First the members of this committee wanted to topple the autocratic government of Abdülhamit II. They eventually did so and came to power after the 1908 revolution. After they began establishing their own government, they wanted no credible opposition like their great political adversary, Abdülhamit II. The question is: What did they want?
They were expressly against the autocracy and oppression symbolized by Abdülhamit’s rule. They wanted liberty, equality and justice -- ideas coined by the French Revolution of 1789, which they admired. As time went by, they led a style of government that for outsiders did not appear to be much different than that of their autocratic predecessors. When things went from bad to worse, they even took over the state by military force on Jan. 23, 1913. With the “Bab-ı Ali Raid,” an armed attack at a cabinet meeting of the Ottoman government in the imperial capital, they showed they were ready to suppress any kind of resistance, mobilize the “crowd” for the sake of the country and, if necessary, die for the eternal patriotic cause. At the end of World War I, things went from bad to worse, and the empire was dissolved. During this phase, they were not finished; some of them, as tradition dictated, were simply liquidated.
Unlike the Anglo-Saxon tradition, in Turkey and most parts of the Middle East, institutions of state and people are not saved or given a good chance for transformation for the sake of historical continuity and integrity. People in those institutions are faced with a definite choice about new and old, and the choice of rejection is enough to liquidate them by the powers that be. They shall choose either full obedience or complete destruction. Maybe some would call this way a kind of “creative destruction” in some parts of the Western world, which does not seem to be very creative at all in the Middle East.
Whatever it is, the rest of the CUP was successfully able to establish the Republic of Turkey after giving a fierce fight to European-backed Greeks and others. But equally important are the remnants of the CUP aligning themselves according to new conditions in the Middle East under the mandates of colonial powers. After the colonialists left, not much changed and the Middle East was dominated by Nasserist, Baathist or Zionist regimes.
And the essential picture was eventually completed: The Middle East looked to be divided among Kemalist (Turkey), Nasserist (Egypt), Baathist (Syria and Iraq) and Zionist (Israel) regimes in the post-World War I period, with the dissolution of the Ottoman Empire as the successor ideologies of the CUP in the successor states of the empire. In addition, significantly either secularist or Islamist movements in the Middle East are mostly affected by the results of the Ottoman modernization efforts, and its most primary political result, the CUP. As a grand coalition and the apparatus of a new “Grand Politics” of the Ottoman Empire and the Muslim world, the CUP included Ottomanists, Westerners, Islamists and Turkists (later, Turkish nationalists) among their ranks. And according to political conditions, they could rearrange and readjust their political allegiances, too.
Under the pressure of the Cold War conditions, this picture has mostly continued to exist in the Middle East. Right after the collapse of the Berlin Wall, communized Eastern Europe and the Balkans of the Ottoman Empire were dissolved and the democratization and integration process into the European Union began. The Balkans, where the CUP was originally established, was one of the most critical corners of the empire. The other communized and essential corner of the empire, Caucasia, got through a bloody and difficult phase toward democratization probably because of a delicate equation of historically prevalent Western geopolitics with Russia. The Armenia-Azerbaijan conflict over the disputed region of Nagorno-Karabakh, the failed Chechnyan war of independence from Russia and the last Georgian “Rose Revolution,” followed some years later by Russian intervention, are all marks of this bloody and difficult transition in the region.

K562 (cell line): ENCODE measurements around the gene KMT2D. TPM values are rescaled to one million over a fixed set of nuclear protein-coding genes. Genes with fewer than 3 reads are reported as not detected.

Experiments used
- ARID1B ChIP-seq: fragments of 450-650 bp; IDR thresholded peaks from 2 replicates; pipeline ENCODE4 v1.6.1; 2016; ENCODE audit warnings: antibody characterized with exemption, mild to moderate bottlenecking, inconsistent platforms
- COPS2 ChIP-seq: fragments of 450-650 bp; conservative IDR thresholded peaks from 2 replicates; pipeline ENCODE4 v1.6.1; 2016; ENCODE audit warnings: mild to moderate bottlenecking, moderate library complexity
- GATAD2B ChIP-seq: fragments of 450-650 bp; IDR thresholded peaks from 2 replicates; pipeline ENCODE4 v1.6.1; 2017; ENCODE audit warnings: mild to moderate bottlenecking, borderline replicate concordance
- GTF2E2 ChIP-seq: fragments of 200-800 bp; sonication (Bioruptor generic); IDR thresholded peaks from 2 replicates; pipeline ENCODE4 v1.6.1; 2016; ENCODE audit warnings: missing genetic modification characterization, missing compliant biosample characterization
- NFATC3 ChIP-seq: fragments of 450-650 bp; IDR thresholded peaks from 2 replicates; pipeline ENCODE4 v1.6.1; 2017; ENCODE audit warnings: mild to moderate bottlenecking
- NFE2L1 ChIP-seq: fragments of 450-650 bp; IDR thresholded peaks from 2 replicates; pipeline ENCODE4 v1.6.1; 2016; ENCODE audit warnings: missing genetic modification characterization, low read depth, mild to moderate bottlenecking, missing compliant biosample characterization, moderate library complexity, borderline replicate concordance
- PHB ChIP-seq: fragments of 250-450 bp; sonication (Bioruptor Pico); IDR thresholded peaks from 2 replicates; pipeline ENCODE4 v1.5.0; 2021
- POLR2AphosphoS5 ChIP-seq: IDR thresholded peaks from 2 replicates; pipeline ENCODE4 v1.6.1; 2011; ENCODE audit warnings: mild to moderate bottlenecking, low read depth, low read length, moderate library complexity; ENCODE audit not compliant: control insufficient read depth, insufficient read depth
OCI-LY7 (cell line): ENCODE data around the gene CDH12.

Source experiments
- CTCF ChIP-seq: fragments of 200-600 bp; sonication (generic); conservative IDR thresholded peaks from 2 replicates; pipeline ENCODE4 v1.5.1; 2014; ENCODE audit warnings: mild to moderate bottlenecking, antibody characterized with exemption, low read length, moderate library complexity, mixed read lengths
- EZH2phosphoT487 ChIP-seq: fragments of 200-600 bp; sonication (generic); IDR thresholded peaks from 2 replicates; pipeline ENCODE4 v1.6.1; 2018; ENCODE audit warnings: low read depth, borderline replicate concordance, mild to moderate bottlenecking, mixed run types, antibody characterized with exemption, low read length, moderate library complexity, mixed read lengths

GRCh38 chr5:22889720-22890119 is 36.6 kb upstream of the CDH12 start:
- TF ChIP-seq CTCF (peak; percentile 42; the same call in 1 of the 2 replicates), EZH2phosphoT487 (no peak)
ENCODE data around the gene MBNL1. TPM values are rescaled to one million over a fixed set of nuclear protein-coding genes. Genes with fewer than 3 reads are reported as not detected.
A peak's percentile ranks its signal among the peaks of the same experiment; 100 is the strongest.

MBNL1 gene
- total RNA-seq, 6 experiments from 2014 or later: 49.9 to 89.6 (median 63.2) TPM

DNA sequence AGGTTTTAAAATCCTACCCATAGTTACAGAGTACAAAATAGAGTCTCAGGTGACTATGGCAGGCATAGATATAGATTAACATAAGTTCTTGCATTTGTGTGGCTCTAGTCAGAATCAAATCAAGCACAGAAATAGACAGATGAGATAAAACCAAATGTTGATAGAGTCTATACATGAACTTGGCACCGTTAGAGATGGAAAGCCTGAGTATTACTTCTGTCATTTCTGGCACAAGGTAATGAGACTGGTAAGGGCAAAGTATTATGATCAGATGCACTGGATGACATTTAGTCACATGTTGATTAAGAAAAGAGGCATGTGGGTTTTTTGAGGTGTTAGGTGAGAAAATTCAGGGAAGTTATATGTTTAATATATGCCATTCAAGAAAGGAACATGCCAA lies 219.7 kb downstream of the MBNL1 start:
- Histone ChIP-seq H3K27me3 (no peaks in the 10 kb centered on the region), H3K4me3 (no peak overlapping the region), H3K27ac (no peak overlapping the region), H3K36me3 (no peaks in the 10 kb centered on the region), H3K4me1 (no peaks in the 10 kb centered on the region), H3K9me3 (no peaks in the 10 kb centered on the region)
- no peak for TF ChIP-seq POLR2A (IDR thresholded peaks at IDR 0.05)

The last corner of the Ottoman Empire (the Ottoman Empire, as one of the past major political empires in world history, was built on a geopolitical triangle between the Balkans, the Caucasus and the Middle East in Eurasia) was the Middle East, which has waited for a democratization process for such a long time and came last to it. The Middle East is the cradle of human civilization and the root of the world’s monotheistic religions. It has many invariables, unknown and unpredictable forces of historical resistance, and a record of conflicts unparalleled in other corners of the world. But now it seems the “iron curtain” of the Middle East has finally collapsed with the Arab Spring. And yet the question has not changed. Instead, it stands out there and blurs our vision: Will the Middle East be democratized? Or, as is well known in the history of the CUP and its successor regimes, after one autocratic regime is toppled, will we witness another one in a different form?
It is clear secularist and autocratic successor regimes of the CUP are losing ground in the Middle East, from Islamist-rooted Justice and Development Party (AK Party)-led Turkey -- which is carrying out the Ergenekon trials against Kemalist generals -- to the Arab Spring countries dominated by Baathist and secularist Arab nationalist regimes. But what will come next? If the spirit of the CUP is not dead, then there is good reason to believe that the Islamic wing of the CUP could emerge all over the Middle East.
And there is no historical guarantee and adequate evidence it will be democratic or vice versa.
*Murat Sofuoğlu is the director of the Process (Süreç) Research Center based in İstanbul, Turkey (www.surecanaliz.org).